But as we move forward to balance the need to prudently reserve state tax dollars to hedge against a future rainy day with the desire to spend on existing and new programs, we must realize that for individuals with intellectual and developmental disabilities - people who constantly struggle just to maintain a fraction of the quality of life most of us take for granted -- every day is a "rainy day." Darla Benson is the executive director of New Advances for People with Disabilities in Bakersfield. For more information, go to
Daily Journal January 27, 2016
While California's budget is balanced with a $3.6 billion surplus, agencies that provide services to individuals with developmental disabilities say Gov. Jerry Brown's proposed spending plan for fiscal year 2016-17 puts their agencies at risk of collapse.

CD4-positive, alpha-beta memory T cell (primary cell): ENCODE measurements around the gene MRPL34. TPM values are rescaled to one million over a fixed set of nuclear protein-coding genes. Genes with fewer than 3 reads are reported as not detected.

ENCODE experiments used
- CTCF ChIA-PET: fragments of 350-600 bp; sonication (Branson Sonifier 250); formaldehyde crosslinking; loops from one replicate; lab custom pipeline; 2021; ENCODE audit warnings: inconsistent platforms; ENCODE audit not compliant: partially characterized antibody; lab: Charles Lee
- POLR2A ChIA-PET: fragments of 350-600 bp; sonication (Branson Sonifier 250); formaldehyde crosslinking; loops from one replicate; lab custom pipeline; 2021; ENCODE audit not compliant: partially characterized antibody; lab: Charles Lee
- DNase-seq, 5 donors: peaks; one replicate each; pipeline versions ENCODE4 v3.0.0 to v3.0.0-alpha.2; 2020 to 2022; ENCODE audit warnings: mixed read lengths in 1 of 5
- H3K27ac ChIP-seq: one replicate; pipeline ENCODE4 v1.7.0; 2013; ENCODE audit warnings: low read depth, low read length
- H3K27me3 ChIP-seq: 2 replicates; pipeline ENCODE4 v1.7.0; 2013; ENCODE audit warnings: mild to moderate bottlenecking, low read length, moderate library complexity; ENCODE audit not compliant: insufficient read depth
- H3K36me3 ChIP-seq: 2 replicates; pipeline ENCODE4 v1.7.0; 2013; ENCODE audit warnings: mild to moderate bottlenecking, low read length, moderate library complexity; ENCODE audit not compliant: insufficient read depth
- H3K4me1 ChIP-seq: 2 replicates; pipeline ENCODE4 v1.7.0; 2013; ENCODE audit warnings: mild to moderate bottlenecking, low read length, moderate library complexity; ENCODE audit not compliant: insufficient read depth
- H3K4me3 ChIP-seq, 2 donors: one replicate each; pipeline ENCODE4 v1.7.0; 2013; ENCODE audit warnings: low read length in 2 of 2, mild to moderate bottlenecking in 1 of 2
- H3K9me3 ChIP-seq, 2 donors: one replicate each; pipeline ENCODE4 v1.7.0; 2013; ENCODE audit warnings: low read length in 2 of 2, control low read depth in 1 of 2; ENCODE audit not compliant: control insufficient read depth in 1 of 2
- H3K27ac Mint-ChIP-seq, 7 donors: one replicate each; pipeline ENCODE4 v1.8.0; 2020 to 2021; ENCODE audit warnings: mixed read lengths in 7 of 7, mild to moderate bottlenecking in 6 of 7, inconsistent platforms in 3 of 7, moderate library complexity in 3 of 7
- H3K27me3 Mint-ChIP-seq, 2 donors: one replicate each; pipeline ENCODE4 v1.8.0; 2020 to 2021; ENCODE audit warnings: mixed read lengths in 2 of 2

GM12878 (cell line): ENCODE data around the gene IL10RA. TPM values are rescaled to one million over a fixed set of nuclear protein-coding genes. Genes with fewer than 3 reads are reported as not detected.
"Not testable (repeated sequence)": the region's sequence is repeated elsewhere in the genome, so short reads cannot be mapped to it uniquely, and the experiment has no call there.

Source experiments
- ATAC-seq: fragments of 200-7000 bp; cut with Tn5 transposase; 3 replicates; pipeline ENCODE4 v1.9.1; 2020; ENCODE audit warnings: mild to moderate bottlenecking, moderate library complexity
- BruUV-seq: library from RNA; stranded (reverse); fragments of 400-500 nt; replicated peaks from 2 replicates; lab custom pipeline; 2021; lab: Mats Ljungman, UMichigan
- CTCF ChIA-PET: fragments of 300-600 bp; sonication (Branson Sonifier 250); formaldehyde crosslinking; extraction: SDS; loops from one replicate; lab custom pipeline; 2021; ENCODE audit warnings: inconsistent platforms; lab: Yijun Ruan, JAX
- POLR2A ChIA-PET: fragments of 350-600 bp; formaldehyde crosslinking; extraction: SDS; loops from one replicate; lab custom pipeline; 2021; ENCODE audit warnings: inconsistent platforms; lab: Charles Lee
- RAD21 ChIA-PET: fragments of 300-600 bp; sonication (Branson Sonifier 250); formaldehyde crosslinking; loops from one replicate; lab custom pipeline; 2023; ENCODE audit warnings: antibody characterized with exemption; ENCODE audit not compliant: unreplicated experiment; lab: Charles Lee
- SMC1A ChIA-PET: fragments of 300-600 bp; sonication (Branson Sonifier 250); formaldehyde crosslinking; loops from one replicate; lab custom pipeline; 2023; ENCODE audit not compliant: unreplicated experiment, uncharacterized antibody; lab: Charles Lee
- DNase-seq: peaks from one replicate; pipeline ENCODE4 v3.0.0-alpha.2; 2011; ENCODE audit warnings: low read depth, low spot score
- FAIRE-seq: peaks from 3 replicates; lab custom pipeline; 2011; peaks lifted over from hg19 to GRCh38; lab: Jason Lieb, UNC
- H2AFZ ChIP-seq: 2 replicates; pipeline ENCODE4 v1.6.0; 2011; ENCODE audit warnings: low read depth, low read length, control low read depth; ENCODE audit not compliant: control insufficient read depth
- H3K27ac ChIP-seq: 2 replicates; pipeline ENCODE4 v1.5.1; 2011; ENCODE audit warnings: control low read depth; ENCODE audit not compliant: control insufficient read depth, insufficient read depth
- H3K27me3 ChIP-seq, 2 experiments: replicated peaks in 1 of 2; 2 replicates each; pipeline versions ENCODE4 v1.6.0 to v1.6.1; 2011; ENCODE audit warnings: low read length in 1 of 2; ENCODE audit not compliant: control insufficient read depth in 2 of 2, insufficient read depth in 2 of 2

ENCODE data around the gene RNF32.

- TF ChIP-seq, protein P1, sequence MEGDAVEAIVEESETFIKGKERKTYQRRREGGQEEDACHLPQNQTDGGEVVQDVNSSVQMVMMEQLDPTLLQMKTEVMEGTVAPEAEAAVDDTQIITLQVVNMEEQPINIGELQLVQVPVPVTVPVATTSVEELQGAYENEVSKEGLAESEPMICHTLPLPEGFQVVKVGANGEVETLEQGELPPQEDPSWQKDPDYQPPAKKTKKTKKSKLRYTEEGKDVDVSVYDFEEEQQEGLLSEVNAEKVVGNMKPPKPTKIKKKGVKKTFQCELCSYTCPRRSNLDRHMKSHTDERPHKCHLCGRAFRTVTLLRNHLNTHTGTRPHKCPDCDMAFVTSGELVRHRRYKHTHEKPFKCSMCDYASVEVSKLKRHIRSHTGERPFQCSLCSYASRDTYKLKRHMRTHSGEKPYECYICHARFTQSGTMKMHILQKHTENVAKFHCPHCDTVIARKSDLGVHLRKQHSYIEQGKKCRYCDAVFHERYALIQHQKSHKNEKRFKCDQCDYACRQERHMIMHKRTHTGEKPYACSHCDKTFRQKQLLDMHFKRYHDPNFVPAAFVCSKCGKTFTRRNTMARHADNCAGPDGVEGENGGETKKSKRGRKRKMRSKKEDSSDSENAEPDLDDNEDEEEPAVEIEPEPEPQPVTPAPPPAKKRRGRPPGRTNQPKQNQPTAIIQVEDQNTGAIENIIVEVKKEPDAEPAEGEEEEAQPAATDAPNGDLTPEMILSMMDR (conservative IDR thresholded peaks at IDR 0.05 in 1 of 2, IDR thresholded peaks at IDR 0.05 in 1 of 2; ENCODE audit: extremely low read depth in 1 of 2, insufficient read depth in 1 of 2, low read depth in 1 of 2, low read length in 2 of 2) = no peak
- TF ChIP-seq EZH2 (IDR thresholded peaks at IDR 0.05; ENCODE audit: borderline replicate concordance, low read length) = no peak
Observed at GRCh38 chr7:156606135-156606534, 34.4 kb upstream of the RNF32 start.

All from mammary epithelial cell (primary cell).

The state is the eighth-largest economy in the world but spends less than any other state in the nation to support individuals with developmental disabilities, said new Community Gatepath Chief Executive Officer Bryan Neider. Since 2008, the state's Department of Developmental Services has suffered more than $1 billion in cuts. "Californians should be outraged, once again, individuals with developmental disabilities and their families are being shortchanged by Brown's budget," Neider said. Redwood City-based Gatepath provides direct support services to more than 14,000 individuals with special needs and disabilities. "Our population is one that doesn't get a lot of attention. It's not a large constituent group. We are trying to raise awareness so people can understand the assault on caregivers, families and the individuals we care about. The support has withered away," Neider said.